Yesterday Oxzen was out and about on the sunny streets of downtown Bermondsey when . . . what should he espy other than a flock of Liberal Democrats, gathered together on a pavement, looking as if they were about to go a-canvassing with their clipboards and leaflets.
Having walked past them it was tempting to go back and accost them with a few questions:
"What are you people doing about opposing the NHS bill?!"
"When are you going to demand the bill is abandoned?"
"Why is your party allowing Clegg and Cameron to go ahead with the bill?"
"Don't you realise that the likes of Tim Montgomerie and his conservativehome blog have called for the bill to be abandoned? Don't you people realise your party is now well to the right of the Tory heartland?"
"Do you really want to see NHS services farmed out to make profits for the private sector?"
But I didn't.
Sometimes, though, you have to admire Simon Hughes:
Lansley should be replaced after health bill becomes law, says Hughes
Lib Dem deputy leader says health secretary should 'move on' to enable government to put NHS controversy behind ithttp://www.guardian.co.uk/politics/2012/feb/12/lansley-replaced-health-bill-hughes
A leading Liberal Democrat sparked renewed speculation about Andrew Lansley's future when he said David Cameron should find a new health secretary after the health bill becomes law.
The Lib Dem deputy leader, Simon Hughes, said he believed Lansley needed to "move on" in the second half of this parliament so the government could put the controversy over the NHS reforms behind it.
Hughes's comments will not be welcome in Downing Street, where Cameron has been defending Lansley in response to calls from the influential ConservativeHome website for him to be replaced and an anonymous briefing from a No 10 source saying the health secretary should be "taken out and shot".
Speaking on the BBC's Andrew Marr Show, he said: "I'm clear we need to move on from this bill. My political judgment is that in the second half of parliament it would be better [for Lansley] to move on."
When asked whether he was saying Lansley should be replaced, he confirmed that he was, but also accepted that he needed to be "careful about the political sensitivities of this coalition".
Although Hughes is not a minister, he is the most senior figure in the party to call for Lansley to be replaced.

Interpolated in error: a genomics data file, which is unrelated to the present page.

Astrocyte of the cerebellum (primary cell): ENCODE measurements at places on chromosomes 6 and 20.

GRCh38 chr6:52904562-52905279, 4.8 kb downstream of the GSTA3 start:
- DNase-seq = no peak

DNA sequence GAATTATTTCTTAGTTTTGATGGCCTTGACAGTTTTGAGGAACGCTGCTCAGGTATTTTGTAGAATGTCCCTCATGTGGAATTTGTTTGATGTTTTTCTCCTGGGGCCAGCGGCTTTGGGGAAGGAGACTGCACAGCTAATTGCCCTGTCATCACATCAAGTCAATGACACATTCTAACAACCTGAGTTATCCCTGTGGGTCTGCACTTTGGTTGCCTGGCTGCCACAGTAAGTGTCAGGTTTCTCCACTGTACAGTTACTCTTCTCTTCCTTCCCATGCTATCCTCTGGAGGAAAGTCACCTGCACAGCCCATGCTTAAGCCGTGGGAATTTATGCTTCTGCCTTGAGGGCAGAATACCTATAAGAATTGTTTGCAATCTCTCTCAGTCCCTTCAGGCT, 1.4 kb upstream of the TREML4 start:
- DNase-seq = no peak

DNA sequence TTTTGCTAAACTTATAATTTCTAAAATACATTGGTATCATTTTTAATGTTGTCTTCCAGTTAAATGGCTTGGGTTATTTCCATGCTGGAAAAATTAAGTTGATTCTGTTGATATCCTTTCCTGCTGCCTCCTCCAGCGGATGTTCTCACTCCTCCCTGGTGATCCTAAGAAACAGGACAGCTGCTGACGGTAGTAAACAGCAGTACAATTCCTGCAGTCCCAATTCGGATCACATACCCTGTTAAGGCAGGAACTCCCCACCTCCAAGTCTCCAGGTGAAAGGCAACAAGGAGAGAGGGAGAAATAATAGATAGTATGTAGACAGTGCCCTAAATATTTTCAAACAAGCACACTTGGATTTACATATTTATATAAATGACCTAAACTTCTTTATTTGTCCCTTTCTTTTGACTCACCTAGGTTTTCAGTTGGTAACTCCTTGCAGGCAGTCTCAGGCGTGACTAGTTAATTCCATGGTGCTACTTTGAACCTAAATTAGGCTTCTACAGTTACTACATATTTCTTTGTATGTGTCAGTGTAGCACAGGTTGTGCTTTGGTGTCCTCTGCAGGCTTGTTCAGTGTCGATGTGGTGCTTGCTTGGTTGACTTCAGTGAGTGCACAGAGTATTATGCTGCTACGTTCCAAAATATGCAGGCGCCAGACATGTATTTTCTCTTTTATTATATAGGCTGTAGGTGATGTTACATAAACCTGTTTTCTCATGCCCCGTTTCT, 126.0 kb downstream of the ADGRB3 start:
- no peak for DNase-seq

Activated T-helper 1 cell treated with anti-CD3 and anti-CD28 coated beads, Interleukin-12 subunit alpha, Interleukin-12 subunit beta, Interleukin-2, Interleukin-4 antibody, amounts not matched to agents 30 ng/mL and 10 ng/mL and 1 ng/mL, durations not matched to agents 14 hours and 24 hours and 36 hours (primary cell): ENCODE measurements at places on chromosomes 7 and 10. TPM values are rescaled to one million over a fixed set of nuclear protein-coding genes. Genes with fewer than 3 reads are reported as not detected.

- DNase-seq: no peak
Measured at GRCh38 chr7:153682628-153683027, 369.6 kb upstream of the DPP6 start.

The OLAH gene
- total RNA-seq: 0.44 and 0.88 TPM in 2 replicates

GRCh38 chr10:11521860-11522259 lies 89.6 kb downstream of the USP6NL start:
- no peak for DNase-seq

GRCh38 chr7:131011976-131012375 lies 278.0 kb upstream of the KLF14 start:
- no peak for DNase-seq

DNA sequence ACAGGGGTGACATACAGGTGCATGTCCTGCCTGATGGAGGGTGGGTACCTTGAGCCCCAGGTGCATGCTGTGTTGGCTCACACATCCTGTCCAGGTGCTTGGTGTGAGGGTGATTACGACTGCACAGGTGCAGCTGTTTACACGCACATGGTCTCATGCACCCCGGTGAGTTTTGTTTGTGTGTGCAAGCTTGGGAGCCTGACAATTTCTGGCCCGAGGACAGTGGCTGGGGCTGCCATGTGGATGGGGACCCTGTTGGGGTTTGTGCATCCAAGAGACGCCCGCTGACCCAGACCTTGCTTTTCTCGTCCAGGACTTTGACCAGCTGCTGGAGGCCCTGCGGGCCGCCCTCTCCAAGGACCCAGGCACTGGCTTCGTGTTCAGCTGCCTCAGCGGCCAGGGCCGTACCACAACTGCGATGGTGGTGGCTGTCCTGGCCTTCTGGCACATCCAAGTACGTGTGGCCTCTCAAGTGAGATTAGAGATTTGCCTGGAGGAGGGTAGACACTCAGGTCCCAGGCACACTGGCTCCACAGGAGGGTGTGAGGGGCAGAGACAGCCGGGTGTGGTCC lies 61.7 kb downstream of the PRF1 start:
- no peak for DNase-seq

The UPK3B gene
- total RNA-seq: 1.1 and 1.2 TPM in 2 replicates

He spoke out as Labour stepped up its attack on the health reforms, releasing an internal Department of Health letter saying too many patients were facing delays because trusts were failing to meet waiting time targets.
The coalition finds itself under fire on many fronts. The Mail on Sunday reported that McKinsey, which has received almost £14m from the government for work on the NHS, paid for health regulator staff from Monitor – including the chairman, chief operating officer and director of strategy – to attend lavish events.
A YouGov poll for the Sunday Times showed only 18% of people said they supported the NHS reforms. It revealed that 48% opposed them, with 34% saying they were not sure.http://conservativehome.blogs.com/
Why we need more banker bashing
Banks are the biggest scroungers of public money – solutions will not simply materialise if we don't keep up the pressurehttp://www.guardian.co.uk/commentisfree/2012/feb/07/why-we-need-more-banker-bashing
by Sunny Hundal
Banking reform has been pitifully weak. If the crash were to happen again tomorrow, the government would have to bail them out again. They remain leveraged up to their eyeballs; remain "too big to fail" and too inter-connected to each other so most can't be allowed to go bust. Without public anger there is no impetus to push banking reforms further, which the Conservatives are stridently resisting and Labour is still reluctant to push too far.
Banker bashing begs a wider question – if finance has become the life-blood of modern economies, why can't we exercise more control over such a vital industry? Consider this: we pretend that banks are private businesses that should be allowed to run their own affairs. But they are the biggest scroungers of public money of our time. Banks are lent vast sums of money by central banks at near-zero interest. They lend that money to us or back to the government at higher rates and rake in the difference by the billion. They don't even have to make clever investments to make huge profits.
Far from being the pinnacle of free market capitalism, banking is full of sorry executives who keep asking for more handouts to protect their deliberately bloated businesses. The solutions won't materialise if we go back to how things were. Public anger has grown because it is starting to dawn on middle England that while the rest of us are paying for the crisis, the people who caused the crash want to go back to 2007. Even the Daily Mail is starting to reflect this impatience. This recession is already longer than the 1930s and the stagnation will continue for maybe a decade. For from being over, the nightmare for the Goodwins and Hesters is just getting started. And quite rightly too.
Good comments by moretorybullshit and others beneath this article.